Drain Closed:


Drain Open:


When draining the CC, I found the draincock on the bottom to be difficult to loosen by hand since there's not much room to reach in there. I was able to place a 3/8" open-end wrench on one of the "T" handles of the draincock and a slight turn clock-wise will break it free. I place a small plastic Ziplock bag around the bottom of the can and drain the oil into it.



Hope this helps.
 

·
Registered
Joined
·
2,067 Posts
Great write-up 6-Speed.

Thanks!
 

·
Premium Member
Joined
·
2,129 Posts
You'll need at least 3 feet of 1/2" fuel-line hose. I cut one 14" long and another 18-1/2" long. I used the longer hose between the valve cover and CC. I took the PCV quick-disconnects off of a stock PCV hose assembly. I bought a new one from Ford and used that for parts. The female -8AN connectors are Aeroquip socketless fittings part # FCM1513.

Applying some motor oil on the barbs and the hose ends will make assembly much easier. I used a hair dryer to heat up the hose ends before pressing in the quick disconnects; they were a PITA to install on the hose. I applied a thin film of motor oil on the -AN female connector threads before threading them onto the catch can fittings.

I purchased the base catch can and replaced the brass fittings with -8AN to 1/4 NPT fittings. Here are the part numbers for the Earl fittings that I used:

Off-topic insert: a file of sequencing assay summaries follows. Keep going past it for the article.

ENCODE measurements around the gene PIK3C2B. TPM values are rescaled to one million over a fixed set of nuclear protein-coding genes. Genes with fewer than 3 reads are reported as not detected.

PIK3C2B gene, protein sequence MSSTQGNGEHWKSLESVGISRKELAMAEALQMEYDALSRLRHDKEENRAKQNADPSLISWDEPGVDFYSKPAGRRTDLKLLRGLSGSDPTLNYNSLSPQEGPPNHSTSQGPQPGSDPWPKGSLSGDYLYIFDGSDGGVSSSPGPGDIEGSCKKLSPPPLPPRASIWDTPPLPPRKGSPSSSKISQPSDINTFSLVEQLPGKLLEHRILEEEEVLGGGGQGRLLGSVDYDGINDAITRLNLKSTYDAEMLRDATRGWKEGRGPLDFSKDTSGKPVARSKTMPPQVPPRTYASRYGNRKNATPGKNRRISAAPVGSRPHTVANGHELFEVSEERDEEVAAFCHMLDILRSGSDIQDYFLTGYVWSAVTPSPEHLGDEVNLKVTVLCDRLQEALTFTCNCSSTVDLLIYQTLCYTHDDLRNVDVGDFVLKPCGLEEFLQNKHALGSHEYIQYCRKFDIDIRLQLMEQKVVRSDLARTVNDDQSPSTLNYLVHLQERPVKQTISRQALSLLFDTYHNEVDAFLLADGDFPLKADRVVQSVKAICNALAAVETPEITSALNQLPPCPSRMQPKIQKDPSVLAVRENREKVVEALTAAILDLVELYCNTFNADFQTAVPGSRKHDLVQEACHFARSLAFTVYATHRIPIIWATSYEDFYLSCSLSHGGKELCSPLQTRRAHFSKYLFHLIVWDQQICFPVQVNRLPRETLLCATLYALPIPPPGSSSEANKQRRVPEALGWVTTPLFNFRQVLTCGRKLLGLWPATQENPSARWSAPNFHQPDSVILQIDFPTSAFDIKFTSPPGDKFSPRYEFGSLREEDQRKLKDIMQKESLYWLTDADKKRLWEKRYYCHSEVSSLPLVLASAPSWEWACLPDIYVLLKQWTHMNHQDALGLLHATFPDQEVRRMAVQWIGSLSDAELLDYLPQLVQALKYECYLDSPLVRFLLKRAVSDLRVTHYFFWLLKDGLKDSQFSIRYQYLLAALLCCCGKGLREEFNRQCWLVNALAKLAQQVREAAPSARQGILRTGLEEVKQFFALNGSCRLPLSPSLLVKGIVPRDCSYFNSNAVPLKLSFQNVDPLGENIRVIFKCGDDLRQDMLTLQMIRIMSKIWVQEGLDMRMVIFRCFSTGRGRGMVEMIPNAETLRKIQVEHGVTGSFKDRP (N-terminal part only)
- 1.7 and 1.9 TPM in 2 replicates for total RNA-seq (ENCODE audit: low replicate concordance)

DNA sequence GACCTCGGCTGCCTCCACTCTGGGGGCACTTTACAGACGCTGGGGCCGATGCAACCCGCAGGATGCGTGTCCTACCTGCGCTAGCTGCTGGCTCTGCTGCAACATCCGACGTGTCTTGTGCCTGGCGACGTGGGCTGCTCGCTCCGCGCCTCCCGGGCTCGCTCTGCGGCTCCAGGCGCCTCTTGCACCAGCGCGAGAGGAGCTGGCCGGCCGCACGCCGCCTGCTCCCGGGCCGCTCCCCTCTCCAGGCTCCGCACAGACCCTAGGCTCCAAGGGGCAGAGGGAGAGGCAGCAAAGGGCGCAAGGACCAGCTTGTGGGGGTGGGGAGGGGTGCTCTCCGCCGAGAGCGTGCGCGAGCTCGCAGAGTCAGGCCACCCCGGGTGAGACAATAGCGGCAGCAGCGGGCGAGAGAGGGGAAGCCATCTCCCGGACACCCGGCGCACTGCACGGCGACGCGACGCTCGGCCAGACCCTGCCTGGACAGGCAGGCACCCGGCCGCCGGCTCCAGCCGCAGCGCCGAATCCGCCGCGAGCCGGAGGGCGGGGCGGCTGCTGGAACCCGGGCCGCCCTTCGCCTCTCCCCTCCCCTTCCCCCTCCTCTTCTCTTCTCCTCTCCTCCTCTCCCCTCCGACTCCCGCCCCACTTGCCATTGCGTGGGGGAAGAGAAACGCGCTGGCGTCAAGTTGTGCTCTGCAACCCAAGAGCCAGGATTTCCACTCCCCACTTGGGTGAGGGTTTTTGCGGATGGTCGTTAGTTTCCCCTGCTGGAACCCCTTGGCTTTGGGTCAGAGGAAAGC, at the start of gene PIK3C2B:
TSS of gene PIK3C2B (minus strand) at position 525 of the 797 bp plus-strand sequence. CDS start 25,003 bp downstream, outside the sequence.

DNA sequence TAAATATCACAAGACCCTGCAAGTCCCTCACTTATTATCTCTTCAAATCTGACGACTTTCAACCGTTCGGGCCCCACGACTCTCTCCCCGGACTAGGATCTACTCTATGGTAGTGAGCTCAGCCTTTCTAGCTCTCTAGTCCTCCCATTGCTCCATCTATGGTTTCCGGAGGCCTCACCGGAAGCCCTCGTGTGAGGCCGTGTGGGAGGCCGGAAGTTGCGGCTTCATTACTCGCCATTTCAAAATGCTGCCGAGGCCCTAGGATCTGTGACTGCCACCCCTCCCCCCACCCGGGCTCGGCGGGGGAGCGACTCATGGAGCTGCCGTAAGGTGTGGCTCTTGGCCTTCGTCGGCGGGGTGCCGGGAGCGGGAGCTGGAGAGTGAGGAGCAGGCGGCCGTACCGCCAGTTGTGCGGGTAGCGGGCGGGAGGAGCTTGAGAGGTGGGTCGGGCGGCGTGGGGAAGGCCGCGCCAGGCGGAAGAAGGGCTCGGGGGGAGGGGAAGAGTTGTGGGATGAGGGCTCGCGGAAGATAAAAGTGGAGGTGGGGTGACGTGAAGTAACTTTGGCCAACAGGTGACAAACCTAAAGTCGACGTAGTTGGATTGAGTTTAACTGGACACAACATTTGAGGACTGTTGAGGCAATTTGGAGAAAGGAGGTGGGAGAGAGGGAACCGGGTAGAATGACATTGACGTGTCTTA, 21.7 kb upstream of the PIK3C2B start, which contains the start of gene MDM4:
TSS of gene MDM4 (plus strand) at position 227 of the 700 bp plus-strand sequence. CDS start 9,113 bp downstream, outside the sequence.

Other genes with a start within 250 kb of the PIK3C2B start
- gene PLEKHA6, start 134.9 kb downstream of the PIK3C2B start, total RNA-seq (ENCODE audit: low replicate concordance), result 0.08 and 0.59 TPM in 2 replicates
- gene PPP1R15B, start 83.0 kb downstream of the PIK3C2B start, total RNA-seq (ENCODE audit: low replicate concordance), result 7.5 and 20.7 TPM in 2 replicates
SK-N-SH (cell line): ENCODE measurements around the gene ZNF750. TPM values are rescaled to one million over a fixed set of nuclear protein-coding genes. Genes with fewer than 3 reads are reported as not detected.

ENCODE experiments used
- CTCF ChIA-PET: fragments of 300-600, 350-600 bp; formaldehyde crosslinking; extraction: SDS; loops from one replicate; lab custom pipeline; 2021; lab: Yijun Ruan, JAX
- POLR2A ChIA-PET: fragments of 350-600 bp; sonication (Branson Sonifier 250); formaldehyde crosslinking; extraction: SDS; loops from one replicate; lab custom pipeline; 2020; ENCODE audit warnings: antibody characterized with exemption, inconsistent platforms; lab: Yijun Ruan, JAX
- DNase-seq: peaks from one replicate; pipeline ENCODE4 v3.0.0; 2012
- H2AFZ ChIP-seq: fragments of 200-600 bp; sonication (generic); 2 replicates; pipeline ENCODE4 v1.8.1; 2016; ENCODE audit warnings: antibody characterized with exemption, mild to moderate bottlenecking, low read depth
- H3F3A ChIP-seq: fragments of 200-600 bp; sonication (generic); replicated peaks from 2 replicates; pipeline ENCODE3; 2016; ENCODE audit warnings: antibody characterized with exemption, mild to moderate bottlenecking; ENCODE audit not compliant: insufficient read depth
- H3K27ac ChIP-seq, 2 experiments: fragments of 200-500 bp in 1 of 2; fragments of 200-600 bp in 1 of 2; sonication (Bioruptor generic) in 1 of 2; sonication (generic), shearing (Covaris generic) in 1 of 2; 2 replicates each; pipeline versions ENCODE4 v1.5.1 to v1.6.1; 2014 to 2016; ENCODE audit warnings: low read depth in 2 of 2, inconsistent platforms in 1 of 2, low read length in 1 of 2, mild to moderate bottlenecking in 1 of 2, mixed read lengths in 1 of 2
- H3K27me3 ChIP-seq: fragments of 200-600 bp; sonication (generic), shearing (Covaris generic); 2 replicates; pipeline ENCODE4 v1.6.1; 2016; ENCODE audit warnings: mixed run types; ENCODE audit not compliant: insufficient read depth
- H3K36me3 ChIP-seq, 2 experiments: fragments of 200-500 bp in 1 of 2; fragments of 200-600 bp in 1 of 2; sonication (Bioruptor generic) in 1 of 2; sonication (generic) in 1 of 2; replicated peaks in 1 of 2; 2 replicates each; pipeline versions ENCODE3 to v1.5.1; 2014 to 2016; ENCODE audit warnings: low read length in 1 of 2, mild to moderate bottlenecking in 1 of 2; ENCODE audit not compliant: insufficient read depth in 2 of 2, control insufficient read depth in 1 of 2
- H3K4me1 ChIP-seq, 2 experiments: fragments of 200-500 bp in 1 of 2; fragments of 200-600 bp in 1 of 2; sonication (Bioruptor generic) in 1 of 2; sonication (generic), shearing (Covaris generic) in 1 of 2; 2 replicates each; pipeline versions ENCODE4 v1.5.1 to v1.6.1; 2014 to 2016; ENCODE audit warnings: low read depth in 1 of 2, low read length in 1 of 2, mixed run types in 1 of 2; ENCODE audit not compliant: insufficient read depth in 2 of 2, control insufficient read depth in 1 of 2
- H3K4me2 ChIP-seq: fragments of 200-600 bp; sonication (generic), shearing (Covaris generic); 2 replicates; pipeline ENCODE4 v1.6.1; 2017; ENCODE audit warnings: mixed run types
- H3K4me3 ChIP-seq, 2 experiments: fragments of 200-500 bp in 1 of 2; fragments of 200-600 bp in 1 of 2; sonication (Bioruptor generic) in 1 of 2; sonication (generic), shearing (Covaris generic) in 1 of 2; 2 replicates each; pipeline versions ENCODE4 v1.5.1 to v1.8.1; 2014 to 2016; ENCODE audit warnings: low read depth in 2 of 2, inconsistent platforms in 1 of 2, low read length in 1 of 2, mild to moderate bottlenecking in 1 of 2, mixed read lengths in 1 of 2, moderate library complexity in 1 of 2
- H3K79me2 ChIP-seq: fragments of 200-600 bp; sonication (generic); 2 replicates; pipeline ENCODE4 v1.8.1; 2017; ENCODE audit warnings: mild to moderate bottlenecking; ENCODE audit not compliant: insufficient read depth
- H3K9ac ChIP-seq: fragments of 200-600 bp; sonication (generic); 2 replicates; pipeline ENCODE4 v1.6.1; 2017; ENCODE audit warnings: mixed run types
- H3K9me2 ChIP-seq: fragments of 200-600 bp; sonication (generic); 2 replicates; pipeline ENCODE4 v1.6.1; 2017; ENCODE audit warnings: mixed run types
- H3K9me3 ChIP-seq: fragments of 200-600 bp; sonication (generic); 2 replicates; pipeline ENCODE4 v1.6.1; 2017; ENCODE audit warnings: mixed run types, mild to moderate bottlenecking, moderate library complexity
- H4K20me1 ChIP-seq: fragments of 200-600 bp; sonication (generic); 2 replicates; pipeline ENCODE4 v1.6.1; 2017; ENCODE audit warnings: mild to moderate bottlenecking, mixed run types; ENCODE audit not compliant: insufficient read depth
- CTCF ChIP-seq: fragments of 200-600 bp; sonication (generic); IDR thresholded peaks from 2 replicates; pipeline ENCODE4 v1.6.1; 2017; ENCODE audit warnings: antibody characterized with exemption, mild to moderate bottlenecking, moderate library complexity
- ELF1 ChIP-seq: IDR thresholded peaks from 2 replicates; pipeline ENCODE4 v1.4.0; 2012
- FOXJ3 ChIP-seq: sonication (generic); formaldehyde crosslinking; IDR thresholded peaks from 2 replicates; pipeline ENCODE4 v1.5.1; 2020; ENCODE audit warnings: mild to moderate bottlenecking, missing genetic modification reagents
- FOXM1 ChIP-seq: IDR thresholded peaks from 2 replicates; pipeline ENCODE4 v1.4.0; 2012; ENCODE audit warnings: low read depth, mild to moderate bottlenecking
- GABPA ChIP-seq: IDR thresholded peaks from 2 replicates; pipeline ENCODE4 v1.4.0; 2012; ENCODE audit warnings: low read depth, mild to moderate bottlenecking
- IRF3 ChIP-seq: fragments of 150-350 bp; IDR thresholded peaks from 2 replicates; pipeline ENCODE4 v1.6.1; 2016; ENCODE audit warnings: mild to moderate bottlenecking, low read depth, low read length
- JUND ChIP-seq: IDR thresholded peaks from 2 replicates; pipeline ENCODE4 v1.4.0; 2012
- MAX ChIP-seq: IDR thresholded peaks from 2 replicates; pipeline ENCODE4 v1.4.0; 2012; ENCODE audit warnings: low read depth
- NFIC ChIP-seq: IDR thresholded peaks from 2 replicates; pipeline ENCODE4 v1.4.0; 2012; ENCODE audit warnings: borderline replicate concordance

- 922107 – 90 degree -8AN male to 1/4" NPT swivel fitting
- 981607 – straight -8AN male to 1/4" NPT fitting

I just updated my CC to use a swivel 90 degree fitting on top. Works much better than the fixed one since you can not tell what direction that fitting will point once it's secured. The swivel fitting can be pointed in any direction after it's secured. I got the fittings from AN Plumbing:

http://www.anplumbing.com/shop/index.php?shop=&dept=Aluminum

I also used Loctite PST 567 thread sealer on all the NPT threads including the draincock (but NOT on the AN fitting threads). I let it cure for 24 hours before driving the car. I don't recommend using teflon plumber's tape. You can get 567 from Grainer.

http://www.grainger.com/Grainger/items/5A236

I used M10 stainless-steel hardware to mount the CC - all available from ACE hardware (3/8" hardware will work too):